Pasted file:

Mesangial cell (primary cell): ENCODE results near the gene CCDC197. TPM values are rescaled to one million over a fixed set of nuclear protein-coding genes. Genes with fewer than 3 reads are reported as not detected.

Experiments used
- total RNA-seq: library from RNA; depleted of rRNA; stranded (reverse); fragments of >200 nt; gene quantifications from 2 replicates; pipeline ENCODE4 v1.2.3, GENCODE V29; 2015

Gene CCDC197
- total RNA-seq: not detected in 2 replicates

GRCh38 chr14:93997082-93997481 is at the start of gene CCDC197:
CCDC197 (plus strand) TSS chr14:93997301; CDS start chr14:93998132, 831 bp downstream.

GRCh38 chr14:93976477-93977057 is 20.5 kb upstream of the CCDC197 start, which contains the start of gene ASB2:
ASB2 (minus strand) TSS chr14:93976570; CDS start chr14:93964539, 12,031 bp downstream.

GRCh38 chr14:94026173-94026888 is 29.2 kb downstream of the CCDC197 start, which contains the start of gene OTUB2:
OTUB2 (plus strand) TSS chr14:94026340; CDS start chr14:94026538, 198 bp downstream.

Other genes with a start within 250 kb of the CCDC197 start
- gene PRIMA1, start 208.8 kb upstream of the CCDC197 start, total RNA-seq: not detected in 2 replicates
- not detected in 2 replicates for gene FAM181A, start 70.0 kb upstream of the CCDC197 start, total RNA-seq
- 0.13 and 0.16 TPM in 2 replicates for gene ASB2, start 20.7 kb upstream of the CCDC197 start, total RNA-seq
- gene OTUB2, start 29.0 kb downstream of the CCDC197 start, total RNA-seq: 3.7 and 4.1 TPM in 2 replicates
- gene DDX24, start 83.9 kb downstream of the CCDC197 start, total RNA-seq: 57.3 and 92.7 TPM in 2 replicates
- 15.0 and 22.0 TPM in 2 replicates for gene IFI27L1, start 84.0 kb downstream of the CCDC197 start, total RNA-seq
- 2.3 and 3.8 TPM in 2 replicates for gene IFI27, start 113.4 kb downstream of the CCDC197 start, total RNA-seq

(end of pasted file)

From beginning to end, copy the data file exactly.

Mesangial cell (primary cell): ENCODE results near the gene CCDC197. TPM values are rescaled to one million over a fixed set of nuclear protein-coding genes. Genes with fewer than 3 reads are reported as not detected.

Experiments used
- total RNA-seq: library from RNA; depleted of rRNA; stranded (reverse); fragments of >200 nt; gene quantifications from 2 replicates; pipeline ENCODE4 v1.2.3, GENCODE V29; 2015

Gene CCDC197
- total RNA-seq: not detected in 2 replicates

GRCh38 chr14:93997082-93997481 is at the start of gene CCDC197:
CCDC197 (plus strand) TSS chr14:93997301; CDS start chr14:93998132, 831 bp downstream.

GRCh38 chr14:93976477-93977057 is 20.5 kb upstream of the CCDC197 start, which contains the start of gene ASB2:
ASB2 (minus strand) TSS chr14:93976570; CDS start chr14:93964539, 12,031 bp downstream.

GRCh38 chr14:94026173-94026888 is 29.2 kb downstream of the CCDC197 start, which contains the start of gene OTUB2:
OTUB2 (plus strand) TSS chr14:94026340; CDS start chr14:94026538, 198 bp downstream.

Other genes with a start within 250 kb of the CCDC197 start
- gene PRIMA1, start 208.8 kb upstream of the CCDC197 start, total RNA-seq: not detected in 2 replicates
- not detected in 2 replicates for gene FAM181A, start 70.0 kb upstream of the CCDC197 start, total RNA-seq
- 0.13 and 0.16 TPM in 2 replicates for gene ASB2, start 20.7 kb upstream of the CCDC197 start, total RNA-seq
- gene OTUB2, start 29.0 kb downstream of the CCDC197 start, total RNA-seq: 3.7 and 4.1 TPM in 2 replicates
- gene DDX24, start 83.9 kb downstream of the CCDC197 start, total RNA-seq: 57.3 and 92.7 TPM in 2 replicates
- 15.0 and 22.0 TPM in 2 replicates for gene IFI27L1, start 84.0 kb downstream of the CCDC197 start, total RNA-seq
- 2.3 and 3.8 TPM in 2 replicates for gene IFI27, start 113.4 kb downstream of the CCDC197 start, total RNA-seq